ESSA provides an opportunity to harness concrete, innovative, research-based initiatives that narrow the achievement gap, support all of DC’s student populations, and allow our children to develop critical 21st century skills and make DC’s workforce competitive. In this perspective, the current draft misses out on this opportunity by not specifically mentioning support for dual language education in the District in all the ways ESSA allows for this.

Seizing the opportunity to support the planning and implementation of dual language programs, through the use of Title I federal funding for example, would allow for these necessary, achievement-boosting programs to be equitably available throughout the District.

The populations and customer base of DC and the world are changing. Every child needs to be equipped for this change. DC can go beyond protecting its residents. As a global Sanctuary City, the District of Columbia has the opportunity to truly value and leverage immigrants’ linguistic and cultural diversity to everyone’s advantage.

Aside from the absence of explicit support for dual language programs, we believe there are significant areas of concern in this draft plan that relate to the still disproportionate importance being given to standardized testing (whether captured as proficiency or as growth) and in the other factors to be considered in determining school success.

 Why does support for dual language programs squarely belong in DC’s consolidated state plan?

Foreign language learning is vital to the development of well-rounded students, and it is imperative that all students are provided with an education that allows them be linguistically and culturally competent so that they can succeed as world citizens and compete in the global economy.

In DC, in addition to the research-based advantages listed below, the importance of understanding other languages and cultures is even greater. DC has the highest density of ELs on the East coast together with New York and Florida, and this population is growing faster than any other. Our customer base is changing. Soon most jobs, from marketing to social services, are going to require speaking a language other than English. A very conservative analysis shows over 4,000 jobs requiring bilingual skills being advertised in the DC region each month.

And last but not least, DC parents’ demand for dual language programs far exceeds the offer and is not equitably met across the city.[1]

  • Students in dual language programs outperform their peers on standardized tests, regardless of language spoken at home.

In 2015, a four-year randomized control trial study in Portland, Oregon, found that students randomly assigned to a dual-language immersion program outperformed their peers in English reading by roughly seven months in grade 5 and almost nine months in grade 8.[2] That is an entire school year. This finding is true for ELs as well as for English native speakers.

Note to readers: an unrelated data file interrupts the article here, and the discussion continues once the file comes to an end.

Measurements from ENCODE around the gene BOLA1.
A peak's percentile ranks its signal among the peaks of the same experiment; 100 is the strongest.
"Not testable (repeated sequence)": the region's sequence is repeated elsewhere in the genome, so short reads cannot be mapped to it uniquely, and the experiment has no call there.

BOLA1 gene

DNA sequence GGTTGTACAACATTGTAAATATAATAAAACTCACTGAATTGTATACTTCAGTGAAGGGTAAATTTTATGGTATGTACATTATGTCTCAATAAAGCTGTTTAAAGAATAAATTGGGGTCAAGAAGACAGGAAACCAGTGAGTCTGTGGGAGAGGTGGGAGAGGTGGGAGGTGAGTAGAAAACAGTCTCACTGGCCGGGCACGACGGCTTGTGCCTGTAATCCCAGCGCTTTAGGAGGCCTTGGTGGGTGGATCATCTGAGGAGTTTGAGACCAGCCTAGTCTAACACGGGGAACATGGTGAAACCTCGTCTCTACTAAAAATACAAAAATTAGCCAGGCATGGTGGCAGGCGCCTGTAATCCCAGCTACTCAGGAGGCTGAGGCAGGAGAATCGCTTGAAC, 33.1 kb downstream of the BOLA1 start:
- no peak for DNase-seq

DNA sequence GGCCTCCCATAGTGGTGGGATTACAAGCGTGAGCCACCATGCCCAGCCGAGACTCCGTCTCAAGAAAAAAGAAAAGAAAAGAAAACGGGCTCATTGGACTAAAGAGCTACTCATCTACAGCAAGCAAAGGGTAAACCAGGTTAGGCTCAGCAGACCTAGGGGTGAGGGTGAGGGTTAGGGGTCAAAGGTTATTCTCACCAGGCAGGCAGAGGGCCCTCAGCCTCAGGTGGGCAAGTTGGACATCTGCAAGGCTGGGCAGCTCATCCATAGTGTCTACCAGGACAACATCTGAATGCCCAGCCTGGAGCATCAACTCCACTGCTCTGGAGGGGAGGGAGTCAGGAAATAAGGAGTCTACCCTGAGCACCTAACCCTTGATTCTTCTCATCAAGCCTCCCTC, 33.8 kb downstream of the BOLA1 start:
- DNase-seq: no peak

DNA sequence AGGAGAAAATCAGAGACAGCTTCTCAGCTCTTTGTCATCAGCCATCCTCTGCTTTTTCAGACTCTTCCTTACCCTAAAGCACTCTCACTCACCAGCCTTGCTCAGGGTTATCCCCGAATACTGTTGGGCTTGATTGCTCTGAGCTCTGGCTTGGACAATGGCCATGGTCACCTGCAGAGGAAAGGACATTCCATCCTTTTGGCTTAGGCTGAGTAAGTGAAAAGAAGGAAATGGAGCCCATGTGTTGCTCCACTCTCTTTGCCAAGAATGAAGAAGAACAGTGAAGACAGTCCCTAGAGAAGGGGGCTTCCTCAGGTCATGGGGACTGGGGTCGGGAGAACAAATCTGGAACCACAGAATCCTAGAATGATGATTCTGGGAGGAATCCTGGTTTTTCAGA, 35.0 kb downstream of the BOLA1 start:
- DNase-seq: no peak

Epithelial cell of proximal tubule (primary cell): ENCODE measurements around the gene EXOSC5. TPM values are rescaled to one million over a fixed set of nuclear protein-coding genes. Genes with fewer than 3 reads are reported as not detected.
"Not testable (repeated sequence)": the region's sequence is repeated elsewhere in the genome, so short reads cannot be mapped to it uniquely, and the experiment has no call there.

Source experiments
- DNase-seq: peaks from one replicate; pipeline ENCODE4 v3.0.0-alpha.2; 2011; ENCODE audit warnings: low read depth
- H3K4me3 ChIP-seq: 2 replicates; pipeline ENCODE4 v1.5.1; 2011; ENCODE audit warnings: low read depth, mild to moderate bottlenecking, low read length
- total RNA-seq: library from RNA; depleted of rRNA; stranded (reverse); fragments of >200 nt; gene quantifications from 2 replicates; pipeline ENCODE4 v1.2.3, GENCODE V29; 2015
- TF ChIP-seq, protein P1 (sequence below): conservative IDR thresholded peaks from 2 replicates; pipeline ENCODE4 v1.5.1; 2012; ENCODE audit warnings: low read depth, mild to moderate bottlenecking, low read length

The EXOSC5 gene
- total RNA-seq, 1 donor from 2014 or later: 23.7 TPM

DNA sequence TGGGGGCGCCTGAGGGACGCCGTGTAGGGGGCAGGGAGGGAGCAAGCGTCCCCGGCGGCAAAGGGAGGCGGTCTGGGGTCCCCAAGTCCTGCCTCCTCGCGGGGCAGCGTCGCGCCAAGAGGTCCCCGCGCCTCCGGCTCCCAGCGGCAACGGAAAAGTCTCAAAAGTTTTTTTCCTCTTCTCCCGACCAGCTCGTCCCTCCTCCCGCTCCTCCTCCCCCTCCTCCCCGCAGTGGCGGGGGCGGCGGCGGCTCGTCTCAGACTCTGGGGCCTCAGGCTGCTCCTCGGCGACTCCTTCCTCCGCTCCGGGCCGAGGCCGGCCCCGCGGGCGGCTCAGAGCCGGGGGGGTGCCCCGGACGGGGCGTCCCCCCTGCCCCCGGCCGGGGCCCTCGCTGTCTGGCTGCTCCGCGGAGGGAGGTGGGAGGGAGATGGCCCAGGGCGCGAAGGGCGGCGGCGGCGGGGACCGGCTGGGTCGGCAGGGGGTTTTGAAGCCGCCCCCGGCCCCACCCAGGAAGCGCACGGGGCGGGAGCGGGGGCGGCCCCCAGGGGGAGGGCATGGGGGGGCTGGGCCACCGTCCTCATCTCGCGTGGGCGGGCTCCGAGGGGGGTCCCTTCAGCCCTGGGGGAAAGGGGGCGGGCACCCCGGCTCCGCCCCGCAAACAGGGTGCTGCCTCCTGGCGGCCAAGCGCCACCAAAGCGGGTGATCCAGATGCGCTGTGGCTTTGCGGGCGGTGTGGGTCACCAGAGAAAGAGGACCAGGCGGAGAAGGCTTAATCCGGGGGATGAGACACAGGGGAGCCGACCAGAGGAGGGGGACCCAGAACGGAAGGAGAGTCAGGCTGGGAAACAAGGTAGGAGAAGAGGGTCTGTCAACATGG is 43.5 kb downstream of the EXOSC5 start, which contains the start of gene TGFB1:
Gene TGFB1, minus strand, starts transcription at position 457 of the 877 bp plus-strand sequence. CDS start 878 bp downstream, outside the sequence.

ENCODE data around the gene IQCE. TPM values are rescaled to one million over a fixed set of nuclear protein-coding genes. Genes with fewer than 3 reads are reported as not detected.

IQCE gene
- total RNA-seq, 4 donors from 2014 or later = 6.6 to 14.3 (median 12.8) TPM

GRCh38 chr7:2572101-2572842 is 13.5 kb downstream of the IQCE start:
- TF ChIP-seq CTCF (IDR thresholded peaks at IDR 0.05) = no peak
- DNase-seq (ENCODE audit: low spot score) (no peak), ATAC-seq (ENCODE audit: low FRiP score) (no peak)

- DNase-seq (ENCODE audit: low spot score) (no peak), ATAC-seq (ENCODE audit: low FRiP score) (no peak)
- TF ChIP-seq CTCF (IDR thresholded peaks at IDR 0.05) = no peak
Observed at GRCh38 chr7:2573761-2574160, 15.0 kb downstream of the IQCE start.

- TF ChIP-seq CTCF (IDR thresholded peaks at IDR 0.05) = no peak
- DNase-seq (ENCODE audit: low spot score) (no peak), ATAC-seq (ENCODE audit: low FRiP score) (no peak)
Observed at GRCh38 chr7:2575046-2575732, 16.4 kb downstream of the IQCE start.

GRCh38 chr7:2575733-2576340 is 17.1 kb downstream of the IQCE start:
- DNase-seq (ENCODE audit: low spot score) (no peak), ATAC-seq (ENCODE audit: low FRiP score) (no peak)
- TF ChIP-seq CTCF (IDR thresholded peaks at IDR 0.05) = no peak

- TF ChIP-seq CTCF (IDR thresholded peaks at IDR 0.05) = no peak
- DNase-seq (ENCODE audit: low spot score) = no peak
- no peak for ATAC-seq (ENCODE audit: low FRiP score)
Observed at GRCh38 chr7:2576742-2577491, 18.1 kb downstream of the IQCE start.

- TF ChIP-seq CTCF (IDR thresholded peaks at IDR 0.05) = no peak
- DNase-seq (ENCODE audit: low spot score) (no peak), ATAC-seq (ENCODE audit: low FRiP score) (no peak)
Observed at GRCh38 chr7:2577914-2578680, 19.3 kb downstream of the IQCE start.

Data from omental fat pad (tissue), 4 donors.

• Dual immersion language programs help close the achievement gap between native English speakers and English language learners.

A study in North Carolina found that two-way dual language programs—where English language learners and native-English speakers were educated together for part of the day in English and the other part of the day in another language—increased the Reading and Math achievement of all students, and appeared to close the achievement gap between limited-English-proficient students, non-language minority native-English speaking African-American students, students of low-socioeconomic status and possibly special education students.[3] The aforementioned Portland study finds that students in dual language programs (both two-way and one-way) have 3-point lower rates of classification as ELs by 
sixth grade, and this effect is larger (14 points) if students’ native language matches the classroom 
partner language. 
 Yet, only 20% of the District’s English Language Learners are in a Dual Language program.

  • Learning another language improves an individual’s earning potential later in life.

An analysis of a representative sample of U.S. college graduates found a 2-3% wage premium for college graduates who can speak a second language after controlling for cognitive ability.[4] As an example, bilingual police officers in DC are already paid more than their monolingual peers.

  • Foreign language study improves students’ openness to other languages and cultures.

A study in North Carolina found that a majority of students who studied a foreign language at the elementary school level, ten years later reported a positive view of foreign language speakers and their cultures.[5] This is particularly important in the context of DC’s growing immigrant population and in the context of DC as a Sanctuary City.

 

 

[1] A very conservative and out-of-date estimate shows that for each PK4 child accepted in a dual language program in the District there are on average at least five children on a waitlist. This imperfect approximation of demand is based on lottery waitlists.

[2] Study of Dual-Language Immersion in the Portland Public Schools Year 4 Briefing. (2015). http://dcimmersion.org/wp-content/uploads/2016/03/dli_year_4_summary_nov2015v6public-1.pdf

[3] Wayne P. Thomas, Virginia P. Collier and Karyn Collier. (2010). English Learners in North Carolina. North Carolina Department of Education. http://gled.ncdpi.wikispaces.net/file/view/NC_ELL_Study_Yr2_Final+Report_Jul27_2011.pdf.

[4] Saiz, A. & Zoido, E. (2005). Listening to what the world says: Bilingualism and earnings in the United States. The Review of Economics and Statistics 87, (3), 523-538.
[5] Heining-Boynton, A. L., Haitema, T. (2007). A ten-year chronicle of student attitudes toward foreign language in the elementary school. Modern Language Journal, 91(2), 149-168.